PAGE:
Ivica Radunic, David Gates, Ante Vuletin, and Edi Maletic. Circa 2003

Ivica Radunic, Ante Vuletin, David Gates and Edi Maletic. Circa 2003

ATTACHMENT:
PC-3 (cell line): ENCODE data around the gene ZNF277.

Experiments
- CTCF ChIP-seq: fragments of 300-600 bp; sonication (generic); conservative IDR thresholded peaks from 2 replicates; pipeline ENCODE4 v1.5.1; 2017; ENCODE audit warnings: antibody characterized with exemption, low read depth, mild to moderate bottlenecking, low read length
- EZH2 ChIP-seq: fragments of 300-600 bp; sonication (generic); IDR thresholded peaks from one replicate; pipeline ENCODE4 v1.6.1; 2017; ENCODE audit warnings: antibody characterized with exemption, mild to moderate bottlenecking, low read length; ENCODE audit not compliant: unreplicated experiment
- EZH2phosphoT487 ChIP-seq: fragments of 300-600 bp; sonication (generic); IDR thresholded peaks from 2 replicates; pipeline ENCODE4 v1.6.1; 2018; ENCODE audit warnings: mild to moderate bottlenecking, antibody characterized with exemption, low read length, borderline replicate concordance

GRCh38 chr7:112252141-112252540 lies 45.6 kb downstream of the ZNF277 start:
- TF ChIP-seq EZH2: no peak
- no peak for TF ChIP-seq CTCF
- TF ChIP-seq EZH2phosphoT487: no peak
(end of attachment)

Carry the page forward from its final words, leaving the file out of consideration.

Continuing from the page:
Over the course of eight years, Edi and Ivan have discovered numerous other Dalmatian Coast grapes genetically related to zinfandel. They include many important old varieties and several offspring, including “plavac mali” and “babica,” both widely planted all over Dalmatia today.  The total number of these related varieties suggests that—even if it did not originate in Croatia—zinfandel has been in this part of the world for many hundreds of years.  If zinfandel was famous six hundred years ago as tribidrag, why is tribidrag almost extinct, and plavac mali, babica, and other varieties planted instead? It has to do with zinfandel’s fat, juicy berries and thin skin, which—in a European climate with summer and fall rains—make it highly susceptible to disease and rot. Plavac mali, today the most widely-planted red wine grape in Dalmatia, inherited zinfandel’s vibrant fruit character, but not its fragile skin. It resists rot, carries good acidity, and has big tannins—essential to wine quality in this warm region. Growers are always on the lookout for vines that are both easy to care for and make good wine; plavac mali fit the bill. Edi and Ivan believe that plavac mali was “discovered” between two and three hundred years ago, approximately the same time as cabernet sauvignon was “discovered” in Bordeaux. Once a winegrape that performs well in the vineyard and as wine has been identified, it takes less than a century for it to become a predominant variety.  Why does zinfandel succeed so well in California? The answer is California’s near-perfect climate, with summers and falls that are dry and sunny. Zinfandel won’t rot if there are not fall rains, and luckily fall rains are rare here. It can produce abundant, high-quality grapes with good acidity and color. Zinfandel is also incredibly versatile, producing a spectrum of quality wines including rosés, light- and full-bodied reds, late harvests, and fortified wines. And finally, as you well know, with the right vineyards and a deft touch in the winery, zinfandel yields beautiful, rich, fruity wines—unequalled anywhere in the world.”